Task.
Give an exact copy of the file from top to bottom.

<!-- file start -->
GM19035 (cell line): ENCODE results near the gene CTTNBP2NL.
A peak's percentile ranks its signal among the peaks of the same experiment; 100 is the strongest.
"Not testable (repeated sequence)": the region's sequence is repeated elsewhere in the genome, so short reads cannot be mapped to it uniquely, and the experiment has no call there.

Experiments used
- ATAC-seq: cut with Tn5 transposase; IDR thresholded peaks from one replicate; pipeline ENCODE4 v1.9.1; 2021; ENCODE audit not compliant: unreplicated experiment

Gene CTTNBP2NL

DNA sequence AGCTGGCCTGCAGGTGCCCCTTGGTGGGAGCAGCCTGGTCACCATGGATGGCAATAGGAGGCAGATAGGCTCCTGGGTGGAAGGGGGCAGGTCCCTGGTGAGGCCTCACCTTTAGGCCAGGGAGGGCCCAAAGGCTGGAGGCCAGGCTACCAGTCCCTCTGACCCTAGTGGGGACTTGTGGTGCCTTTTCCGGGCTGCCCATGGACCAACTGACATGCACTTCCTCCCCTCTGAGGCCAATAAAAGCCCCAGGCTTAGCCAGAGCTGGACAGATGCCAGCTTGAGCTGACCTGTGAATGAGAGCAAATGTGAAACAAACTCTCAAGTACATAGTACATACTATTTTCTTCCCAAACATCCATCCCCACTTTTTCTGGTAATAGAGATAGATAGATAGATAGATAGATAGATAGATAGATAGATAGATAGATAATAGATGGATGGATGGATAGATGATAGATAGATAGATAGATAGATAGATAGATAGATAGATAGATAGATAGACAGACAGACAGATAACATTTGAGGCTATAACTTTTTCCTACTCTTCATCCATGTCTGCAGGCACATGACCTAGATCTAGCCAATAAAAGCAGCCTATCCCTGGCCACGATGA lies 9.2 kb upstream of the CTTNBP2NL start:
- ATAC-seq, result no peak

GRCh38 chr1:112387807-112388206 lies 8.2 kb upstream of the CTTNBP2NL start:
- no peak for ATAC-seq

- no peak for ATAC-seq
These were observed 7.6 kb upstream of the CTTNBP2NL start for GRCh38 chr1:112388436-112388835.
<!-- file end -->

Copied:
GM19035 (cell line): ENCODE results near the gene CTTNBP2NL.
A peak's percentile ranks its signal among the peaks of the same experiment; 100 is the strongest.
"Not testable (repeated sequence)": the region's sequence is repeated elsewhere in the genome, so short reads cannot be mapped to it uniquely, and the experiment has no call there.

Experiments used
- ATAC-seq: cut with Tn5 transposase; IDR thresholded peaks from one replicate; pipeline ENCODE4 v1.9.1; 2021; ENCODE audit not compliant: unreplicated experiment

Gene CTTNBP2NL

DNA sequence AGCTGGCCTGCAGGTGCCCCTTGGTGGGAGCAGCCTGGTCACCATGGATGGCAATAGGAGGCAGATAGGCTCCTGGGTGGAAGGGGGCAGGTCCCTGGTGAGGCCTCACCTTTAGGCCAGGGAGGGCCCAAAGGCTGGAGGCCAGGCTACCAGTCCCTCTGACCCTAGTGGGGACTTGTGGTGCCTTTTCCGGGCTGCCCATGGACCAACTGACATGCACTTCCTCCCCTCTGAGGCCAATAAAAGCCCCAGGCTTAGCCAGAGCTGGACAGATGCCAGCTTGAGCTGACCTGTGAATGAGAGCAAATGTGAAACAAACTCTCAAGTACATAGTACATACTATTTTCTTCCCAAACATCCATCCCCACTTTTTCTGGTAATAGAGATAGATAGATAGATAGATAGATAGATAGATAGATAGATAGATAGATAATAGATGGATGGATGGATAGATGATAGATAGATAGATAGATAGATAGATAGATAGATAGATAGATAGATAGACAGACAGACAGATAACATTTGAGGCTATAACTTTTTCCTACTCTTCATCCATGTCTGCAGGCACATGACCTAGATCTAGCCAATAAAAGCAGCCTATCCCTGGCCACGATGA lies 9.2 kb upstream of the CTTNBP2NL start:
- ATAC-seq, result no peak

GRCh38 chr1:112387807-112388206 lies 8.2 kb upstream of the CTTNBP2NL start:
- no peak for ATAC-seq

- no peak for ATAC-seq
These were observed 7.6 kb upstream of the CTTNBP2NL start for GRCh38 chr1:112388436-112388835.